I hate those days when I’m struggling to finish my chart notes. Those days when I feel drained and my brain feels like mush. It sucks. Plus, I want to avoid having personal relationships get the dregs of my energy. While I can feel in the flow with patients, I can find getting my notes […]
In my last blog post, I introduced the concept of a clinical reasoning framework and how it can help you reduce decision-making overwhelm and fatigue. I outlined why it’s important to develop your own clinical reasoning framework and the benefit of owning your framework. Today, I want to walk through the three key building blocks
You’re looking at the assessment data you’ve scribbled on your sheet of paper or in your EMR. Feelings of anxiety and overwhelm start to bubble to the surface.
It sucks when you get thrown for a loop with a patient. They can throw off your day and it can feel hard to bounce back from these encounters. It can be especially unsettling when flare-up symptoms are more dramatic than expected.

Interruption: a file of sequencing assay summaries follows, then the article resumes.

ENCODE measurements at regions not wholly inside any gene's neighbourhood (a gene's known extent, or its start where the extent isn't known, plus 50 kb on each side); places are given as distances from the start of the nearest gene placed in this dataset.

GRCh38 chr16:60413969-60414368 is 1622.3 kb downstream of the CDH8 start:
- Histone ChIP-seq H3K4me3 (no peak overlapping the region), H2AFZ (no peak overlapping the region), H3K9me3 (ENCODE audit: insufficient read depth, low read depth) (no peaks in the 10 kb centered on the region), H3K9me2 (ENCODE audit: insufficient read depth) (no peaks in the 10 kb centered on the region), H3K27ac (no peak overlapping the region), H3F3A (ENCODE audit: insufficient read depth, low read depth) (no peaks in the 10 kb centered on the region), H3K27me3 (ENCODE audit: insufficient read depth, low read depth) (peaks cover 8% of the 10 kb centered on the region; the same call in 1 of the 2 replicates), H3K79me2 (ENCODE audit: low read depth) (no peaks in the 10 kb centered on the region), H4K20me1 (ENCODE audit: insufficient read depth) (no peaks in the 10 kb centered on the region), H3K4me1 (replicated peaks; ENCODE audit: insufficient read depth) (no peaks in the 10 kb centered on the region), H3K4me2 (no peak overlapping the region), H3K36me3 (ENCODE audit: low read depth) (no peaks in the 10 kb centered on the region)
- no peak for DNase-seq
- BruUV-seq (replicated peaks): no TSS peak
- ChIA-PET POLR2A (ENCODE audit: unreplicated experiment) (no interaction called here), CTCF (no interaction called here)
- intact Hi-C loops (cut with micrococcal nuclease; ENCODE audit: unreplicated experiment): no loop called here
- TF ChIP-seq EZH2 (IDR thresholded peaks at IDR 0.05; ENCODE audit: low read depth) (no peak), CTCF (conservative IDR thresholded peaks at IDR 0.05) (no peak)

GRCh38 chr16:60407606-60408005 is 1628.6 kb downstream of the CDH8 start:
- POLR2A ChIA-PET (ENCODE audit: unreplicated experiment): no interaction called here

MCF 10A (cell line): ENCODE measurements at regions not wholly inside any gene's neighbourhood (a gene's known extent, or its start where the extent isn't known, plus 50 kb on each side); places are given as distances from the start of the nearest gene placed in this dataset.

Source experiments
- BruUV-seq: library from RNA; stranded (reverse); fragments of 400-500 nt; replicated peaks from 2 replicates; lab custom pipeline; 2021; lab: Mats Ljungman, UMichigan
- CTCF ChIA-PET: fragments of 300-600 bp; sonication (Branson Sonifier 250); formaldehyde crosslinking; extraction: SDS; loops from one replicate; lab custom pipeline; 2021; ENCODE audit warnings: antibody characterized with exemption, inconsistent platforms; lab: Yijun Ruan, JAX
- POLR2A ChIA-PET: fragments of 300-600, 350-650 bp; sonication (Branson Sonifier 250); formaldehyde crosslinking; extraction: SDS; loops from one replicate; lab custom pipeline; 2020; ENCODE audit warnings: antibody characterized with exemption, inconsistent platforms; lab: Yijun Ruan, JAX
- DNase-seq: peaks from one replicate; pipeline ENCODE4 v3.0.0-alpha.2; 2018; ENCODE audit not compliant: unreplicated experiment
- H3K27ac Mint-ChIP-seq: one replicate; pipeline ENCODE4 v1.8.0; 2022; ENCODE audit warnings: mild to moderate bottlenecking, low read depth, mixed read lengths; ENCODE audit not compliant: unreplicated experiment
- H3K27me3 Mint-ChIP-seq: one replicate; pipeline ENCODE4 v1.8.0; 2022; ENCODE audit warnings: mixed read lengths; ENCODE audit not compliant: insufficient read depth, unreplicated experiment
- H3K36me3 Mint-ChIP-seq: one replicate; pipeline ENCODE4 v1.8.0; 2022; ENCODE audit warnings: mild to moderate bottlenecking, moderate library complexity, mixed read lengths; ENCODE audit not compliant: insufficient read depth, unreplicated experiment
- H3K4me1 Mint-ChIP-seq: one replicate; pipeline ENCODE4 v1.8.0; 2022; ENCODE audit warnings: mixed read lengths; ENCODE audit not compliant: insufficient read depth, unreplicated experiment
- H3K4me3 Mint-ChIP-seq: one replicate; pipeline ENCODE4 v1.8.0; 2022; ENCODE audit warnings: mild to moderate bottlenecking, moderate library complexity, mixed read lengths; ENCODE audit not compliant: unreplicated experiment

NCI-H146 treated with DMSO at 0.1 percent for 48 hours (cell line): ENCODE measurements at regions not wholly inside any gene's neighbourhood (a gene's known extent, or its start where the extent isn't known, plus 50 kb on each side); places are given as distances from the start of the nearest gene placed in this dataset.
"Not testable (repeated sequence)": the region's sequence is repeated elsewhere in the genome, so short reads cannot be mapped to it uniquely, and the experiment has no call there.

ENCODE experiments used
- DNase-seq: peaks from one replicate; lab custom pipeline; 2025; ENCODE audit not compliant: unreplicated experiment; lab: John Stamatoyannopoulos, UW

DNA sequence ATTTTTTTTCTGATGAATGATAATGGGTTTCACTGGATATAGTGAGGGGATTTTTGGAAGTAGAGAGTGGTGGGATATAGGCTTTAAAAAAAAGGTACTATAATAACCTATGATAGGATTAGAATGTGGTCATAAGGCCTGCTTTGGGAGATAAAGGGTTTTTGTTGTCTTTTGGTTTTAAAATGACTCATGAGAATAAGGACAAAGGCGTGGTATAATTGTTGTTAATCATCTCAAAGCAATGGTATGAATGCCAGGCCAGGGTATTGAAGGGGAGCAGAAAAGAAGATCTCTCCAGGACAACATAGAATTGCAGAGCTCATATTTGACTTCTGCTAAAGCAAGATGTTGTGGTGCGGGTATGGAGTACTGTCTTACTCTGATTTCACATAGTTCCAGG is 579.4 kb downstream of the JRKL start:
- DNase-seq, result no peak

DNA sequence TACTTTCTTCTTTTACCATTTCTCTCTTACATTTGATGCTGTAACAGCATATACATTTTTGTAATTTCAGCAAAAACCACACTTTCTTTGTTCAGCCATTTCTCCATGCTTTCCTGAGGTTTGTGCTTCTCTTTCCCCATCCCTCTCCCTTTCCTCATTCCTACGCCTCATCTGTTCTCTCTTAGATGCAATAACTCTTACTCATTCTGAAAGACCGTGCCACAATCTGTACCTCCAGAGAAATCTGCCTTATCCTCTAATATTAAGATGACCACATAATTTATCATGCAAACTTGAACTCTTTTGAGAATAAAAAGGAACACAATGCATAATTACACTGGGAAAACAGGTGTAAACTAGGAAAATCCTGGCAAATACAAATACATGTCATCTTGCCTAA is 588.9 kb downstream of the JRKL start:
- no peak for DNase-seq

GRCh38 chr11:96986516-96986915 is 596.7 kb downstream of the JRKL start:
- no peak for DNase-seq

Clinical work can be draining and we can easily find ourselves feeling exhausted, going through the motions and experiencing burnout. One day bleeds into the next and little excites us in our day.
Clinical work is demanding. And often times it can feel that we’re on the edge, between feeling good and giving it our all, and feeling exhausted, overwhelmed and burnt out. A number of years ago I was sailing on Lake Okanagan with a friend in a hobie cat sailboat. One of the thrills of this
Anxiety. It can range from minor annoyance to crippling. And there’s no lack of opportunities to feel anxiety when seeing patients. Whether it’s an assessment that is running behind, a more complex assessment than expected, or a patient who appears to be rapidly losing motivation for treatment. I’m no stranger to anxiety and have found
Clinical flow. It’s a topic infused in everything I have written about. But sometimes it can feel a little fuzzy as to what it means. Today I dive into the concept of “clinical flow”. I believe that every clinician should improve their capacity to operate in a flow state. In my view, the ability to
I find that sometimes I get stuck. Not unlike when I was in my teens and my brother and I got our parent’s 1987 Ford Taurus stuck on a forestry service road in the Cascade mountains. No matter how many times we tried to go forward and backwards we were stuck. (I’ll share more of